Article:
The Cleveland Cavaliers went 2-3 over their last two weeks with the All-Star break in the middle. Here’s what we learned from the up and down performances.
The Cavs’ aren’t getting consistent scoring outside the core four.
Teams will generally go only as far as their stars take them offensively. While true, having a supporting cast that can supplement scoring when needed can make the difference in wins and losses against other top teams.
The Cavs weren’t able to get that over their last five games. The core four of Darius Garland, Donovan Mitchell, Evan Mobley and Jarrett Allen combined to score 446 of the team’s 575 points (77.6%) during that stretch. This is partially due to J.B. Bickerstaff shortening his bench like he did against the Toronto Raptors, but still underscores a larger issue. The Cavs don’t have many supplemental scoring options to provide a much needed spark as seen in the table below.
The lack of complimentary scoring came back to bite the Cavs in close games against the Philadelphia 76ers and Denver Nuggets. Against the Sixers, players outside the core four combined for 17 points on 6-19 shooting (31.6%) in 82 minutes. Against the Nuggets, they totaled 20 points on 9-19 shooting (47.3%) in 99 minutes.
It’s reductive to judge the role players just in terms of how much scoring they provide. At the same time, the Cavs do need more sources of offense outside of their core to push them over the edge in games against other top teams in the league.
Despite the recent struggles, the Cavs have the second-best point differential in the league, the third-ranked defense and the ninth-ranked offense. A top five point-differential combined with both a top-ten offense and defense are the hallmark of championship-caliber teams. The Cavs have that. They just don’t appear to have the supplemental pieces needed to grease the wheels when the core four don’t have it going.
Evan Mobley continues to flash high-level offensive traits.
Mobley’s performance against the Nuggets was one of his best of the season. The second-year big has improved throughout the campaign at finishing at the rim. He’s also made strides in the short mid-range, but struggles at times when he doesn’t have the height or strength advantage.
He’s is finding more ways to get to and finish at the basket which is what he’s best at. Below is an example of how he was able to take advantage of a smaller defender in the post. He slips a pin-down screen for Garland which resulted in a mismatch against Jama Murray.
Mobley is also beginning to use his athleticism and burst more in halfcourt settings by attacking off-the-dribble. Here, we see him momentarily lose his handle before pulling it back out and starting his attack again. He’s able to use his speed to blow by Vlatko Čančar and finish through contact.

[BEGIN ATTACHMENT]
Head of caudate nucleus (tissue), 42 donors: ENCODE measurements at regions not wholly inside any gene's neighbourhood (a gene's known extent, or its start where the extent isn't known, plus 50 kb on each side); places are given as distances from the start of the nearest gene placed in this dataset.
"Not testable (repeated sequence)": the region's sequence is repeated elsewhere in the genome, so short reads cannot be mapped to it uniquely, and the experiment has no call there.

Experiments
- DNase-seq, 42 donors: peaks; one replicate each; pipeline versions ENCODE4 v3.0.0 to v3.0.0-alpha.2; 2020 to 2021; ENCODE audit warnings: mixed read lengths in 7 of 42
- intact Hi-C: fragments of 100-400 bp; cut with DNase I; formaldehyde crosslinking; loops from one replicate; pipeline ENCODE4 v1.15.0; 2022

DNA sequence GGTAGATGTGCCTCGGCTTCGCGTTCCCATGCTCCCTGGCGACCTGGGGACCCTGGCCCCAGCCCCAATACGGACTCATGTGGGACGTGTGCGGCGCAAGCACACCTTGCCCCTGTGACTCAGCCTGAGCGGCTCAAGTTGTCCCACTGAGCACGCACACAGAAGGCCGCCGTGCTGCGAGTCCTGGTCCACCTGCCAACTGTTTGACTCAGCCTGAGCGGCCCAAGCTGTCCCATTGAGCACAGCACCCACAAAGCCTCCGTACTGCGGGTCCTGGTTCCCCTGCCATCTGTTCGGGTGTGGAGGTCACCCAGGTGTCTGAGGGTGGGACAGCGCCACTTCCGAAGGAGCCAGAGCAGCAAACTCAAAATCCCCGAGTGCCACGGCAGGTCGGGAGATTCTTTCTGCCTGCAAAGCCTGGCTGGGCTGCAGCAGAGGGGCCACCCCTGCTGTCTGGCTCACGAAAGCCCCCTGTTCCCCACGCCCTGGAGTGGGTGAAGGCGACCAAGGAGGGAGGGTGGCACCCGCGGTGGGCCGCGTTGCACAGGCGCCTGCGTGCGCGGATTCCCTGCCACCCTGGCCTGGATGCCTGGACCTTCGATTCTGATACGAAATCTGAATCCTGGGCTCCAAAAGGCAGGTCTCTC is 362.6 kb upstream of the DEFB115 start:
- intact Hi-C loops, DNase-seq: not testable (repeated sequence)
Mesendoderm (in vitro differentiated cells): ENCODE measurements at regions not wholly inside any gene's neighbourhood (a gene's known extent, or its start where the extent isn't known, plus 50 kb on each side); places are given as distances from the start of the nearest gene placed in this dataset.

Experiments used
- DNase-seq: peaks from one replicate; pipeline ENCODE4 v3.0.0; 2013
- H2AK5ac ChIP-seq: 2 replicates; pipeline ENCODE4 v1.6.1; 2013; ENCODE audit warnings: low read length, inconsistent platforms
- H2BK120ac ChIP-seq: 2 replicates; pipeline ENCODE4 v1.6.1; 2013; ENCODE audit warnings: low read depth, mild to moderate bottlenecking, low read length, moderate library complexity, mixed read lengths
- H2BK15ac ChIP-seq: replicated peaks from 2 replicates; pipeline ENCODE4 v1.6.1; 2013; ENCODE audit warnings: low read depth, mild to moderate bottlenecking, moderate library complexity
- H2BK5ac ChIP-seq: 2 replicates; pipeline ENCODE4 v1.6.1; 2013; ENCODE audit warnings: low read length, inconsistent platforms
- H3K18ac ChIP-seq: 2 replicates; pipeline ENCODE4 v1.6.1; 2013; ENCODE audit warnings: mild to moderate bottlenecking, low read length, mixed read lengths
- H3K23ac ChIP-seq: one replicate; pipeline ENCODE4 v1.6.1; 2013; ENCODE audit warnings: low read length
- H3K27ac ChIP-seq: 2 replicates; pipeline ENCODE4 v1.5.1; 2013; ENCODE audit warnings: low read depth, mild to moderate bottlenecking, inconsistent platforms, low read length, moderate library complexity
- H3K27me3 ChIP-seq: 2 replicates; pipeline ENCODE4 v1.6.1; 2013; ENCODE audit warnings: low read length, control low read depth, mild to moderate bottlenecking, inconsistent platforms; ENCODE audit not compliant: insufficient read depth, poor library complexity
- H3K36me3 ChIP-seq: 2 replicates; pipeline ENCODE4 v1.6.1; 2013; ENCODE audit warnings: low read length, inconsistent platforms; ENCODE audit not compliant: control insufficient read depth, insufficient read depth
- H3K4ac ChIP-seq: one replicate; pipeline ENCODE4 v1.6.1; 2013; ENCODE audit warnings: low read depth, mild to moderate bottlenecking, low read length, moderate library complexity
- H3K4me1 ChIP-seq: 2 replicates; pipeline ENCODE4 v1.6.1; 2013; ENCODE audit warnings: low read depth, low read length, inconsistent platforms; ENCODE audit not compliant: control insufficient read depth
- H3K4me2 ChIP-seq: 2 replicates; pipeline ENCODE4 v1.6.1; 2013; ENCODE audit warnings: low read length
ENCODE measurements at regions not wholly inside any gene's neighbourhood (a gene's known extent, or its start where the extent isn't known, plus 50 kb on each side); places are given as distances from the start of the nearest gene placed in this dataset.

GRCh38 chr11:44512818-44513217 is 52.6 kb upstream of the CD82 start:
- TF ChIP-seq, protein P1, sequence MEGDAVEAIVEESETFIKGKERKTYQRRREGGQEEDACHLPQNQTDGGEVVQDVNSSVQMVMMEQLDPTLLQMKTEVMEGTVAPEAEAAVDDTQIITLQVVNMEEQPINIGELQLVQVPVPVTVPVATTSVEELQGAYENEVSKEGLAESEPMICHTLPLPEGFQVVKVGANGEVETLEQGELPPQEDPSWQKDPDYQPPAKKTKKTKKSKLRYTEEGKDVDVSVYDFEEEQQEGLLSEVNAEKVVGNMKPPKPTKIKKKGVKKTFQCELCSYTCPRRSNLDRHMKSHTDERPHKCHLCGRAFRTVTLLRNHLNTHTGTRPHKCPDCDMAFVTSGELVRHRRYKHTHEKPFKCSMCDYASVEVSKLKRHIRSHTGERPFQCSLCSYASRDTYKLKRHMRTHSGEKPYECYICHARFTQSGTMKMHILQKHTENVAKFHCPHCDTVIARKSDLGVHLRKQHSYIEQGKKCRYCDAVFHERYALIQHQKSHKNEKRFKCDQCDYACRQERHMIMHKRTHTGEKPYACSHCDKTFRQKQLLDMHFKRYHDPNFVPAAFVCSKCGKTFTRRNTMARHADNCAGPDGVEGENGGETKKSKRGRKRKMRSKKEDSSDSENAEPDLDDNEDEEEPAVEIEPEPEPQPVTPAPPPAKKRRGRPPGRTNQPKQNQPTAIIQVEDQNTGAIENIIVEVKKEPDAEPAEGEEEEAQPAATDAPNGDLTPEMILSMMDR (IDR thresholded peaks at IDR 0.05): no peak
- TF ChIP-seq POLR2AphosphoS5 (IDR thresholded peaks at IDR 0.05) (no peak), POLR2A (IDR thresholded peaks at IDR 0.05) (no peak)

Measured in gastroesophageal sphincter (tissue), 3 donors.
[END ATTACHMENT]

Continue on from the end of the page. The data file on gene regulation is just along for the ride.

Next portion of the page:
Lastly, we see Mobley attack in transition after gathering a loose ball on the defensive end. He’s able to attack the paint in transition while using a hesitation dribble to get Nikola Jokić off-balance before drawing a shooting foul.
Mobley has shown offensive flashes and even consecutive impressive games throughout his young career. Now, we’re seeing him string impressive months together. Since the beginning of January, Mobley is averaging 18 points per game with an effective field goal percentage of 56%. He’s doing this while completing 80.8% of his attempts at the rim which puts him in the 92nd percentile among bigs. If you look at just February, Mobley is averaging 19.2 points per game while finishing 83.6% of his looks in the restricted area.
Mobley is already one of the best defensive players in the league. His offense is starting to catch up as seen by his play the last few months as he’s continuing to find new ways to attack opposing defenses.
The defense let them down in measuring-stick games.
With losses to the Sixers and Nuggets, the Cavs are now 6-8 against the top three teams in each conference. This includes going 1-5 against the current top of the West.
The defense struggled in both games this week. The Cavs were not able to make the MVP caliber big men work for their baskets, but this extra focus caused the defense to look out of sorts at times which allowed role players to get clean looks. Sixers outside of Joel Embiid combined to go 30-57 (52.6%) from the field while Jokić’s teammates went 15-34 (44.1%) from beyond the arc.
As a result, the Cavs posted a 129.7 defensive rating, which is within the 10th percentile, against the Sixers and a 121.7 defensive rating, which is in the 27th percentile, against the Nuggets.
Defense has been the Cavs’ calling card all year. That, as shown this week. simply needs to be better against the best teams in the league for the Cavs to have a chance to compete.